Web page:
|> deal with days of varying length in seconds all the time, so let's
|> separate the two and call this day-and-seconds concept "commercial time",
|> with the usual breakdown of hours, minutes and seconds being completely
|> unaffected by leap seconds until 23:59:60, which is just fine by most
|> software -- very little happens right _before_ midnight, and midnight
|> would be triggered by a change in the day, anyway.

I very much like the idea of "less random break-downs", especially, since
months, weeks, hours and minutes are just Babylonian cultural artefacts
not backed up by any sensible astronomical or other natural oscillations.
(However, mankind got so used to them over the last ~3000 years that I guess
we will probably stick to them long after the U.S. have successfully
introduced A4 paper and the metric system. But *please* change the subject
line if you want to follow-up on that topic ... ;-)

The only minor problem with your particular approach is: It only works for
UTC. How do you handle leap seconds in other time zones than UTC?

After all (and your posting makes we wonder whether you are aware of that),
a leap second always happens at midnight UTC (23:59:60) all
over the world *simultaneously*, therefore a leap second looks like
00:59:60 in Norway and 18:59:60 at the US east cost (both in winter).

A leap second can be nicely represented in UTC with your day/second count,
by allowing the second counter (normally 0..85399) to overflow into
85400 during it. But that only works for UTC, not for other time zones
which do not have the leap second exactly after the end of the day but
before the next day starts. Or do you just not care about encoding
some local time?

In my C API proposal on

http://www.cl.cam.ac.uk/~mgk25/c-time/

I use also a "less random break-down", but I followed the POSIX.1:1996
idea of having a sec/nsec structure that counts seconds and nanoseconds.
I represent leap seconds (as CLOCK_UTC can produce them, perhaps
also CLOCK_LOCAL) in the form of an overflow of the nanosecond
counter, which usually has values 0..999999999 during a normal second,
but values 1000000000..1999999999 during a leap second. It turns
out, that correctly handling leap seconds from that output follows
quite naturally in code (try it on some examples!), and I can even
handle leap seconds in any local time zone that differs from UTC
by any integral number of seconds.

Sam Wormley

unread,
Dec 6, 1999, 3:00:00 AM12/6/99
to
Terje Mathisen wrote:
>
>
> I've studied this article, it seems to me that since the long-term trend
> line is nearly constant (i.e. caused by tidal friction), a model which
> allowed just a few seconds slack, would make it possible to extend the
> leap second announcements much further into the future.
>
> Even if accurate (sub-ms) predictions are impossible, I'd guess that a
> 10-second window would allow your 25-year future leap second
> determination.
>
> Terje
>

Hi Terje--The long-term trend is not linear at all, nor in the same
direction (when looking over the last few centuries). See:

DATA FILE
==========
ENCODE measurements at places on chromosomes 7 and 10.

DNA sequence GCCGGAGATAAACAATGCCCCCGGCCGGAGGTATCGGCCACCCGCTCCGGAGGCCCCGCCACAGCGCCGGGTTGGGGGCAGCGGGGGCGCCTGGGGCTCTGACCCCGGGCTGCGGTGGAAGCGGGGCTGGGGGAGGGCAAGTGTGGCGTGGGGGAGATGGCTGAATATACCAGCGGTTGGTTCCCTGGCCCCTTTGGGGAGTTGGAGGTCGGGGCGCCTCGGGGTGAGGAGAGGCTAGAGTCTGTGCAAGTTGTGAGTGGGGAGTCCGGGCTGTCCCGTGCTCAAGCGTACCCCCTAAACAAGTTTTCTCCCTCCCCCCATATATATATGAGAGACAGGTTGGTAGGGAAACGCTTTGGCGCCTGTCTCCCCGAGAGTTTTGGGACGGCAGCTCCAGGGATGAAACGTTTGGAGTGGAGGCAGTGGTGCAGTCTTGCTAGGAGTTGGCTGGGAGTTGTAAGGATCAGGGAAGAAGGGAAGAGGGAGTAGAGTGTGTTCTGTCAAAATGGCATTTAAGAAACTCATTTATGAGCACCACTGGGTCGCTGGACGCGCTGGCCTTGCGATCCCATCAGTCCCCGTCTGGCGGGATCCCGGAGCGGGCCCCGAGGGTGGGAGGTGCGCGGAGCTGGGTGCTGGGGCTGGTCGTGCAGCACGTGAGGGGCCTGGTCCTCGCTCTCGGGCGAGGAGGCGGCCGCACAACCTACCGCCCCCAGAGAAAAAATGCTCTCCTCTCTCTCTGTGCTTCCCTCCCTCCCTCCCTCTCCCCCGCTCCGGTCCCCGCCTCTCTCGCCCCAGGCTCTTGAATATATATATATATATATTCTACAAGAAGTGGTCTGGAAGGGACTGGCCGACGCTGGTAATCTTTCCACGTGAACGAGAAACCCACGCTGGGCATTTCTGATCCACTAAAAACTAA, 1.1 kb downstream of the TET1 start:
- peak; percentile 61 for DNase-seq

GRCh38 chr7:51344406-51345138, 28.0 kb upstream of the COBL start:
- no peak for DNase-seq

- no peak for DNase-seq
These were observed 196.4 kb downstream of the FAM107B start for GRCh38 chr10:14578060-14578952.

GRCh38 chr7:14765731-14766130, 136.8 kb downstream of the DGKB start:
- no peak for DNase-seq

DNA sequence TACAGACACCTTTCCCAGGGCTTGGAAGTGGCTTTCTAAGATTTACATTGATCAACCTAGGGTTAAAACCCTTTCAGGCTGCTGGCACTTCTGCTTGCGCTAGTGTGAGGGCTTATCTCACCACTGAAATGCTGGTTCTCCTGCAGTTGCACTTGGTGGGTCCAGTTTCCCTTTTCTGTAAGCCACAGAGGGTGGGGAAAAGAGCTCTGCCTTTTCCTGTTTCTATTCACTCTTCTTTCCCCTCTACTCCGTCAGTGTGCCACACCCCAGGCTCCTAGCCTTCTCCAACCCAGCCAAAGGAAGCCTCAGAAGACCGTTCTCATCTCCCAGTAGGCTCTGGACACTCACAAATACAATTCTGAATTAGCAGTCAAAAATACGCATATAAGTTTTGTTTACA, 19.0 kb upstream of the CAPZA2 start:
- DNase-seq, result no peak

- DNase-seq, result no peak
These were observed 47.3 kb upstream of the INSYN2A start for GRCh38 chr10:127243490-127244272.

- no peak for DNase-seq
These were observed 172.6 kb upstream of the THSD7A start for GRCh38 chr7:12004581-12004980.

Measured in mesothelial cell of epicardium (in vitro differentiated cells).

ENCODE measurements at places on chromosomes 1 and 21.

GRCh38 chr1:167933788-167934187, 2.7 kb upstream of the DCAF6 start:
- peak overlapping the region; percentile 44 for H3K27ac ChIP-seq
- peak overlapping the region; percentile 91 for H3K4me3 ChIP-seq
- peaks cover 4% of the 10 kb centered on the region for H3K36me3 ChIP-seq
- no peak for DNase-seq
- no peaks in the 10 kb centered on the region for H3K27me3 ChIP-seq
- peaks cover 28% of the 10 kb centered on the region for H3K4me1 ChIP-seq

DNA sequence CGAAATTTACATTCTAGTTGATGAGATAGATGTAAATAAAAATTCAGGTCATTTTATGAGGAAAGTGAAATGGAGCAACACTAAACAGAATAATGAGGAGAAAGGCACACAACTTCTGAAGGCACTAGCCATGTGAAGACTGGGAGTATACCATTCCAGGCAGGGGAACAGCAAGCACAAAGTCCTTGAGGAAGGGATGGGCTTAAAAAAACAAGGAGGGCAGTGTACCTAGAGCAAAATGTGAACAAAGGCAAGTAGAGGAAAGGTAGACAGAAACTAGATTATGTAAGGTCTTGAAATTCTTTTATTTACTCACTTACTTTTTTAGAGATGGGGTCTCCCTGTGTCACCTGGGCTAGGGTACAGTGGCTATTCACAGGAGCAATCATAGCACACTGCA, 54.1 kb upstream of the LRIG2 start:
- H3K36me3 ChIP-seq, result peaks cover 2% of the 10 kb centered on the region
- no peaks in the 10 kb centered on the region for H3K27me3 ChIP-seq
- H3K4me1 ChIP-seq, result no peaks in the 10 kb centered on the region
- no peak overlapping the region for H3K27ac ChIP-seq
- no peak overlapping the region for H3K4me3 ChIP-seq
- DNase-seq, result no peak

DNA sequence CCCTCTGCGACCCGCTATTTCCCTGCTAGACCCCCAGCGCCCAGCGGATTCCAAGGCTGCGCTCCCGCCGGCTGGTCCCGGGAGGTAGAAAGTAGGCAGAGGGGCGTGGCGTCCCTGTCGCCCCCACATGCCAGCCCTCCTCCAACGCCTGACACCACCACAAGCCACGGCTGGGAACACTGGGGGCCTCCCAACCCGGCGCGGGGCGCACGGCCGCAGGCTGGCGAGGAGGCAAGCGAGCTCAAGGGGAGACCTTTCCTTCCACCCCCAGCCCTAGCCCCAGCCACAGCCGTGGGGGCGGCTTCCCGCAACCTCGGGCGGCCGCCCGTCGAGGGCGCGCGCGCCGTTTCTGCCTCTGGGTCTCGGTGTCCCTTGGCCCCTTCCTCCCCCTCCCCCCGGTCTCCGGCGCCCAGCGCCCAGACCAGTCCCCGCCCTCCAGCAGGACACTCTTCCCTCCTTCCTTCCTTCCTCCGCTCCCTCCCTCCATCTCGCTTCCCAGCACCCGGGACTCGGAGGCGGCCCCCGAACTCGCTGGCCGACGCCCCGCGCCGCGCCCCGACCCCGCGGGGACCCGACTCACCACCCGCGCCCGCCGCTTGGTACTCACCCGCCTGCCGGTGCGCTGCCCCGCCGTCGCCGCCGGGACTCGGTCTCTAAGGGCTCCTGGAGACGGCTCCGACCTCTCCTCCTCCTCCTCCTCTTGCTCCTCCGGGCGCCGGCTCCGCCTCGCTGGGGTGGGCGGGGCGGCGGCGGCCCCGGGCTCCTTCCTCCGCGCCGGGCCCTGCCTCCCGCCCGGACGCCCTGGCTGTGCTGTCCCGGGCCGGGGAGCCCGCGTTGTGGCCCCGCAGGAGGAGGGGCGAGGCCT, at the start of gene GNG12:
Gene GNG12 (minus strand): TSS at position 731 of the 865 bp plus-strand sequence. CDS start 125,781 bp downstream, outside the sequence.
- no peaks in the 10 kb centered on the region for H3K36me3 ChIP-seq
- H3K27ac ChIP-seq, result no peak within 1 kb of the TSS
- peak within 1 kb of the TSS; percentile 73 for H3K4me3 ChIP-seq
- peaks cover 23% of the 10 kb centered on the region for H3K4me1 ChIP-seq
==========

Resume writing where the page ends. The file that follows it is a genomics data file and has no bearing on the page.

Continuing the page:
http://www.cl.cam.ac.uk/~mgk25/volatile/astronomical-time.pdf Fig. 1
http://hpiers.obspm.fr/webiers/general/earthor/ROT.html

Assuming leap seconds are continued indefinitely, there will be
periods of adding leap seconds and periods of subtracting leap
seconds.


______________________________________________________________________
Sam Wormley - http://www.cnde.iastate.edu/staff/swormley/gps/time.html

nil...@postoffice.pacbell.net

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Dec 6, 1999, 3:00:00 AM12/6/99
to

Markus Kuhn wrote:

> In article <3848A7AA...@cs.berkeley.edu>, John Hauser <jha...@cs.berkeley.edu> writes:
> |>
> |> Demetrios Matsakis:
> |> >It has been proposed to change the definition of Coordinated Universal
> |> >Time (UTC) regarding the insertion of leap-seconds, possibly even
> |> >eliminating their use. [...]
> |> >Should no new leap seconds be inserted, solar time will diverge from
> |> >atomic time at the rate of about 2 seconds every 3 years, and after
> |> >about a century |UT1-UTC| would exceed 1 minute.
> |>
> |> And after 1582 years, the divergence would presumably be more than
> |> 15 minutes, by which time people may be wishing the leap seconds had
> |> been left in. Is this what we want?
>

> I did reply to the above USNO questionaire, and I made the following
> alternative proposal:
>
> - Keep the current scheme of inserting a leap second 23:59:60Z every 1-2
> years into UTC.
>

> - Announce UTC leap seconds at least 30-50 years in advance, such that
> we do not have to constantly update leap second tables in computers
> that try to run on TAI every 6 months or so when a new IERS C bulletin
> comes out.
>

Fifty YEARS? How useful would it be to know about leap seconds thatfar ahead? If anything was
ever planned ahead that far, we wouldn't have Y2K to deal with now.

> of say up to a minute (as required for long-term leap seconds planning),
> but still keep |UTC-UT1| as close as feasible to zero as history goes
> on.
>
> - Allow changes to an already announced 30-50 years schedule only,
> if there is a threat that e.g. |UTC-UT1| < 100 s will be violated
> with the current schedule of leap seconds. [This should only occur
> in the case of catastrophic events (impact of a major mass, etc.),
> so the change of leap second secule is unlikely to be our most
> significant problem in that case ...]
>

Wouldn't systems that require the kind of precision that takes leap seconds into account be more
likely to break with a large leap in time instead of a one-second leap? Also, if we're talking
about astronomicalapplications here, on a scale of 50 years you have to take precession into
account, which would add yet another factor into the algorithms for this proposed new time scale.